1977 NCAA Division I independents football records
Conf  Overall
TeamW L T  W L T
No. 1 Notre Dame      1110
No. 5 Penn State      1110
Colgate      1010
North Texas State *     1010
No. 16 San Diego State      1010
Tennessee State      811
No. 14 Florida State      1020
No. 8 Pittsburgh      921
East Carolina      830
Rutgers      830
Army      740
Louisville      741
Boston College      650
Cincinnati      542
Georgia Tech      650
Memphis State      650
Northwestern State      650
Syracuse      650
William & Mary      650
Southern Miss      650
Temple      551
Hawaii      560
Navy      560
West Virginia      560
South Carolina      570
Utah State      470
Villanova      470
Illinois State      371
Virginia Tech      371
Miami (FL)      380
Richmond      380
Tulane      380
Air Force      281
Holy Cross      280
Northeast Louisiana      290
  • North Texas State (originally 9–2) awarded a forfeit win after Mississippi State was found to be using an ineligible player. [4]
Rankings from AP Poll

No. 1 and No. 2 progress

WEEKSNo. 1No. 2Event
PREOklahomaMichiganMichigan 37, Illinois 9 (Sept 10)
1-2MichiganUSCOklahoma 29, Ohio State 28 (Sept 24)
4USCOklahomaAlabama 21, USC 20 (Oct 8)
5-6MichiganTexasMinnesota 16, Michigan 0 (Oct 22)
7-11TexasAlabamaOklahoma 38, Nebraska 7 (Nov 25)
12-BowlsTexasOklahomaNotre Dame 38, Texas 10 (Jan 2)
FinalNotre DameAlabamaNotre Dame 38, Texas 10 (Jan 2)


Bowl games

Major bowls

Monday, January 2, 1978

Cotton No. 5 Notre Dame Fighting Irish 38No. 1 Texas Longhorns 10
Sugar No. 3 Alabama Crimson Tide 35No. 9 Ohio State Buckeyes 6
Rose No. 13 Washington Huskies 27No. 4 Michigan Wolverines 20
Orange No. 6 Arkansas Razorbacks 31No. 2 Oklahoma Sooners 6

Two former NFL head coaching failures became college football successes, upsetting the No. 1 and No. 2 teams. Dan Devine had been unspectacular at Green Bay before succeeding Ara Parseghian at Notre Dame in 1975, while Lou Holtz had coached the New York Jets to a 3–11 finish in 1976 before taking over at Arkansas.

The Sugar Bowl was a matchup of coaching legends Bear Bryant and Woody Hayes; Bryant's No. 3 Alabama squad easily handled No. 8 Ohio State, 35–6.

The largest crowd in Cotton Bowl history (76,701) turned out in Dallas to watch the unbeaten No. 1 Texas Longhorns to attempt to finalize a national championship. Notre Dame's defense forced five turnovers, which set up five scores. Running back Vagas Ferguson scored three touchdowns, including one on a pass from Joe Montana in a 38–10 win. For Texas, both Earl Campbell and Johnny Lam Jones were injured. Devine changed his mind about resigning his Irish coaching job. [5]

Following Texas' loss in the Cotton Bowl, No. 4 Michigan hoped an impressive win over the Washington might vault them to a possible national championship. However, the Huskies, led by Rose Bowl MVP Warren Moon, raced to a 24–0 lead in the third quarter and held on for a 27–20 upset.

With No. 1 Texas and No. 4 Michigan out of the way, No. 2 Oklahoma was in a position to claim the championship with a win over No. 6 Arkansas in the nightcap in Miami. The Razorbacks had finished behind Texas in SWC play and had settled for the Orange Bowl. The week of the game, Holtz suspended the Hogs' top rusher, Ben Cowins, and the top receiver, Donny Bobo for violating team rules. The Sooners were 18-point favorites but Cowins' backup Roland Sales rushed for two touchdowns and over 200 yards as the Razorbacks shut down the Sooners' ground game en route to a 24–0 lead after three quarters and a massive 31–6 upset. [6]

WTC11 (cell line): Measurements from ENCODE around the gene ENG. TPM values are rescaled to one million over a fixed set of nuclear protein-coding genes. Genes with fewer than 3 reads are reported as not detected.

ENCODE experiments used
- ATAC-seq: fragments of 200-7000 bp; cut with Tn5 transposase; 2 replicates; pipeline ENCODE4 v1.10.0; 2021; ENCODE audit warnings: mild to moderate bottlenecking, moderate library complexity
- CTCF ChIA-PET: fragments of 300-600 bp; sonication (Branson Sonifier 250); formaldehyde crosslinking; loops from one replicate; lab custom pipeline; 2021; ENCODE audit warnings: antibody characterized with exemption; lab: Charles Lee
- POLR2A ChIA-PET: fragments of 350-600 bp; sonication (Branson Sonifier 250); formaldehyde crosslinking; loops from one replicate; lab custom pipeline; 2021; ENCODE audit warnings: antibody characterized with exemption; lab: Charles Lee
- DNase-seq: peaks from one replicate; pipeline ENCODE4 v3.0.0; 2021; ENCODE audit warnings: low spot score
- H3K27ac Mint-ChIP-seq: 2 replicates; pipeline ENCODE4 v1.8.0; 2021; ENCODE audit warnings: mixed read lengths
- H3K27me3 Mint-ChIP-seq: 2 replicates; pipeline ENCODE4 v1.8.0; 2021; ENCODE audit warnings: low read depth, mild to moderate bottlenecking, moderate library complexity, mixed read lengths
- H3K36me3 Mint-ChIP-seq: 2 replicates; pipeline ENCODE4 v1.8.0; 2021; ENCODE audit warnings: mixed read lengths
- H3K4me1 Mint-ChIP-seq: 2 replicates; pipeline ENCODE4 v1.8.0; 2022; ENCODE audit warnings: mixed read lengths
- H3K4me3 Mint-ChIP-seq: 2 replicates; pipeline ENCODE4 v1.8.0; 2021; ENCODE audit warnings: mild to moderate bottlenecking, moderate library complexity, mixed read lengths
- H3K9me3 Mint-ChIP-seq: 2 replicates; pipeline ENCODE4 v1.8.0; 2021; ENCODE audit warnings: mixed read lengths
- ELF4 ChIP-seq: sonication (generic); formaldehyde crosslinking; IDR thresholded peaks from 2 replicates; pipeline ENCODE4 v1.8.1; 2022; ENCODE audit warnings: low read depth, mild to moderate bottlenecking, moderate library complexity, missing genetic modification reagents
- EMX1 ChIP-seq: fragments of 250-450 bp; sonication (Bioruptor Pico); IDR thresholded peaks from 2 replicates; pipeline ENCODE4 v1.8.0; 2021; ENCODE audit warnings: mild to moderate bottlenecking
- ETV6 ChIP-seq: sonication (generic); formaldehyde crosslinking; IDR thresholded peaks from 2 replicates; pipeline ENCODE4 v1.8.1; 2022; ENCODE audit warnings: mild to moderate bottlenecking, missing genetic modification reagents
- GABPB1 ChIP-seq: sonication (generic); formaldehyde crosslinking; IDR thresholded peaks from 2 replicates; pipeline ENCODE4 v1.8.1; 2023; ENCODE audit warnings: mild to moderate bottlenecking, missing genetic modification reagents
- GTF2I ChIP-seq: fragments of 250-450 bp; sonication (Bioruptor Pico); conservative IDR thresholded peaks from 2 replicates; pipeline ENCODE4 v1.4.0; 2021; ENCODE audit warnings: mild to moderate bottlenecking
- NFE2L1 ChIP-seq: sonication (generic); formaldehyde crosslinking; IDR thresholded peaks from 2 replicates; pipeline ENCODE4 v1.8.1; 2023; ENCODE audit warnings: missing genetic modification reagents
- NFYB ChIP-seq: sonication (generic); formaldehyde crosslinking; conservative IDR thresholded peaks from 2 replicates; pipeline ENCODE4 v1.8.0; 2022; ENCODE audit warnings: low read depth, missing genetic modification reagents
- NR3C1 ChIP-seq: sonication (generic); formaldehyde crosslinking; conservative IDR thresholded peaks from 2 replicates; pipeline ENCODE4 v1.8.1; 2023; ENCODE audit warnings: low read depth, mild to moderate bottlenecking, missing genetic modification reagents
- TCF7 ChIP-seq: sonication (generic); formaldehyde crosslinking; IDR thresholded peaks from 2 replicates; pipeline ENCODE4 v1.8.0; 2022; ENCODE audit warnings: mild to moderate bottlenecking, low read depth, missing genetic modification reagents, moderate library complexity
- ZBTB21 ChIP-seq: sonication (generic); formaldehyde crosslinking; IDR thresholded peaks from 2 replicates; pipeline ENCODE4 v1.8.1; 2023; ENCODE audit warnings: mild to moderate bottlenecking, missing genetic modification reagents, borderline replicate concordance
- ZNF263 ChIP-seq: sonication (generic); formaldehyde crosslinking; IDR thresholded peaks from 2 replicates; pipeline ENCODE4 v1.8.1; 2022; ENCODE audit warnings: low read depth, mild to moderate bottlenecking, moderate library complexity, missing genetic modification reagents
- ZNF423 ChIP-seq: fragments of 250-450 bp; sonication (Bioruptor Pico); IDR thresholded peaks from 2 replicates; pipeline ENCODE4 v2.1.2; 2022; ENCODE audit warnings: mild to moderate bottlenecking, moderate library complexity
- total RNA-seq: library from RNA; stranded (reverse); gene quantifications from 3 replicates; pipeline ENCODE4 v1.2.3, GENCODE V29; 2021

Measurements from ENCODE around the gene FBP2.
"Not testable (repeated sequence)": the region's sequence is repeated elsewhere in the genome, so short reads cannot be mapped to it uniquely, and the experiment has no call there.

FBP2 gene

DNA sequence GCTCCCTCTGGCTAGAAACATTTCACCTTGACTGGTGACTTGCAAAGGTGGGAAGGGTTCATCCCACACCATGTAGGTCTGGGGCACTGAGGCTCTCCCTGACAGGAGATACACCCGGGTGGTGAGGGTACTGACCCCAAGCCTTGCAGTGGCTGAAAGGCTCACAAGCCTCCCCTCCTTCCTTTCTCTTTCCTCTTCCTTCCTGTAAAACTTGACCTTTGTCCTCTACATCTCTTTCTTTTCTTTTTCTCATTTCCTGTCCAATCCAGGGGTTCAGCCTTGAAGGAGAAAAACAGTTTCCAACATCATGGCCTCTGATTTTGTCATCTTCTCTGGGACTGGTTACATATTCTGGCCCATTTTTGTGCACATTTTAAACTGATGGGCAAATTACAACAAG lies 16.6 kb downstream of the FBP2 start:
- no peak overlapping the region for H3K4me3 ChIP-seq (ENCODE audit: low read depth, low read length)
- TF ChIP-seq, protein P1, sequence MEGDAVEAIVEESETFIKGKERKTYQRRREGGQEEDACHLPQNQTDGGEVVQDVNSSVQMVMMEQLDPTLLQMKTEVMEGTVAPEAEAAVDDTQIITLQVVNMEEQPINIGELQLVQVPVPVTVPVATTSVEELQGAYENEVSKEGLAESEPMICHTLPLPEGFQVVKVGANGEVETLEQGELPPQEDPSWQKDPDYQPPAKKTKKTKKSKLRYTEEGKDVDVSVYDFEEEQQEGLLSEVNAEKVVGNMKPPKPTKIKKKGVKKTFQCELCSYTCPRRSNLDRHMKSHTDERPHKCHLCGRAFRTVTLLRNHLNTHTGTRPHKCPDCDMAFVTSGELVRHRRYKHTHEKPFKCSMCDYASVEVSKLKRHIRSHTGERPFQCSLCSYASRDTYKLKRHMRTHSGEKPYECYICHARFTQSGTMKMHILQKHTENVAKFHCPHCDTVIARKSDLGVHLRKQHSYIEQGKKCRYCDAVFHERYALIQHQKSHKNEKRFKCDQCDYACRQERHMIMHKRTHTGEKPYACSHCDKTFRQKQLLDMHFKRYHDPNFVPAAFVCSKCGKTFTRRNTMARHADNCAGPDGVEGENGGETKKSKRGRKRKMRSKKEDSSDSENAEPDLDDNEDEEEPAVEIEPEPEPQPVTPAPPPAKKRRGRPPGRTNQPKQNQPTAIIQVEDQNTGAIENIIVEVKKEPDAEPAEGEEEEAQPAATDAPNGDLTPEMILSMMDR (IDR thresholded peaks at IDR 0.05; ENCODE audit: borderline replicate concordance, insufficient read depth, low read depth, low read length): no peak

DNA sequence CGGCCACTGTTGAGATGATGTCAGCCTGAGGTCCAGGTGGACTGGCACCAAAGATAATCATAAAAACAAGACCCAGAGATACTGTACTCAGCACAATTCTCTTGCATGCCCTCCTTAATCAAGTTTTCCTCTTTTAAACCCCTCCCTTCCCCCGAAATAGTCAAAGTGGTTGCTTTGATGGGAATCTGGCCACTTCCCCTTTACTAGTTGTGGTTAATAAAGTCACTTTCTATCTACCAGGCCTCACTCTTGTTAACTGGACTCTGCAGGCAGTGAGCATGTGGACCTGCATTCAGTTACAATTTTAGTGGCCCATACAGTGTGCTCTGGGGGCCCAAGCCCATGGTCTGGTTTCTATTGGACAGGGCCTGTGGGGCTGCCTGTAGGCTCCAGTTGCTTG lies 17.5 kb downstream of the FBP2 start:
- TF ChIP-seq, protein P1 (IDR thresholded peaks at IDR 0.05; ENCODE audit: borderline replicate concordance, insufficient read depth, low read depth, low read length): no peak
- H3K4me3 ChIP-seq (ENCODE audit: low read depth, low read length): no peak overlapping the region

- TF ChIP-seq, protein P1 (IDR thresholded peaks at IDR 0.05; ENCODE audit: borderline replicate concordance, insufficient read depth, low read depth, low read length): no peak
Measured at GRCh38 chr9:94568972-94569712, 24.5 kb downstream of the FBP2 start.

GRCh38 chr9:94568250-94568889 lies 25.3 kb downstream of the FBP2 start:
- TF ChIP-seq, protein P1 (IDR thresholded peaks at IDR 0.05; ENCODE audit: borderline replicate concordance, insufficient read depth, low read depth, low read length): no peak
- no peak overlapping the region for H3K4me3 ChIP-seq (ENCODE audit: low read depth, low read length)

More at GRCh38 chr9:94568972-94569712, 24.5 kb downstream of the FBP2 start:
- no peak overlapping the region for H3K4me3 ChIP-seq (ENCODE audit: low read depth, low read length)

The national championship was disputed as there were six teams with one loss: Alabama, Arkansas, Notre Dame, Texas, Penn State, and Kentucky (prohibited from playing in a bowl due to NCAA probation). Notre Dame had lost to Mississippi, who lost to Alabama, who lost to Nebraska, who lost to Oklahoma, who lost to Arkansas, who lost to Texas who lost to Notre Dame. Penn State lost to Kentucky and Kentucky lost to Baylor who had lost to Texas, Arkansas, and Nebraska. Amidst this confusion, there were several good choices for a champion; giant killers Notre Dame and Arkansas, and third-ranked Alabama, and Texas. Notre Dame, on the strength of its lopsided win over No. 1 Texas, vaulted over Texas, Oklahoma (who lost in the Orange Bowl), Alabama (who won in the Sugar Bowl), and Michigan (who lost in the Rose Bowl). Alabama fans cried foul as they assumed, as the No. 3 team before the bowls, that if No. 1 Texas and No. 2 Oklahoma lost (which they did), they would rise to No. 1 with a win over Ohio State.

In the final polls, the electors for AP and UPI were expectedly divided, but a majority in each picked Notre Dame. [2] [3] With one AP writer naming all three schools as number one, the writers poll was 37⅓ for Notre Dame, 19⅓ for Alabama and 5⅓ for Arkansas. [7] UPI had 23 for Notre Dame, 13 for Alabama and 2 for Arkansas. [8] Devine, who had followed in the footsteps of both Vince Lombardi and Parseghian, reversed his earlier plans and continued as head coach in 1978. [5]

Other bowls

Fiesta TempeArizonaDecember 25No. 8 Penn State 42–30No. 15 Arizona State
Sun El PasoTexasDecember 31 Stanford 24–14 LSU
Gator JacksonvilleFloridaDecember 30No. 10 Pittsburgh 34–3No. 11 Clemson
Tangerine OrlandoFloridaDecember 23No. 19 Florida State 40–17 Texas Tech
Astro-Bluebonnet HoustonTexasDecember 31No. 20 USC 47–28No. 17 Texas A&M
Liberty MemphisTennesseeDecember 19No. 12 Nebraska 21–17No. 14 North Carolina
Peach AtlantaGeorgiaDecember 31 NC State 24–14 Iowa State
Independence ShreveportLouisianaDecember 17 Louisiana Tech 24–14 Louisville
Hall of Fame BirminghamAlabamaDecember 22 Maryland 17–7 Minnesota

Heisman Trophy

  1. Earl Campbell , RB – Texas, 1,547 points
  2. Terry Miller, RB – Oklahoma State, 812
  3. Ken MacAfee, TE – Notre Dame, 343
  4. Doug Williams, QB – Grambling State, 266
  5. Ross Browner, DE – Notre Dame, 213
  6. Guy Benjamin, QB – Stanford, 111
  7. Matt Cavanaugh, QB – Pittsburgh, 86
  8. Rick Leach, QB – Michigan, 59
  9. Charles Alexander, RB – LSU, 54
  10. Wes Chandler, WR – Florida, 50

Source: [9] [10]

See also

Related Research Articles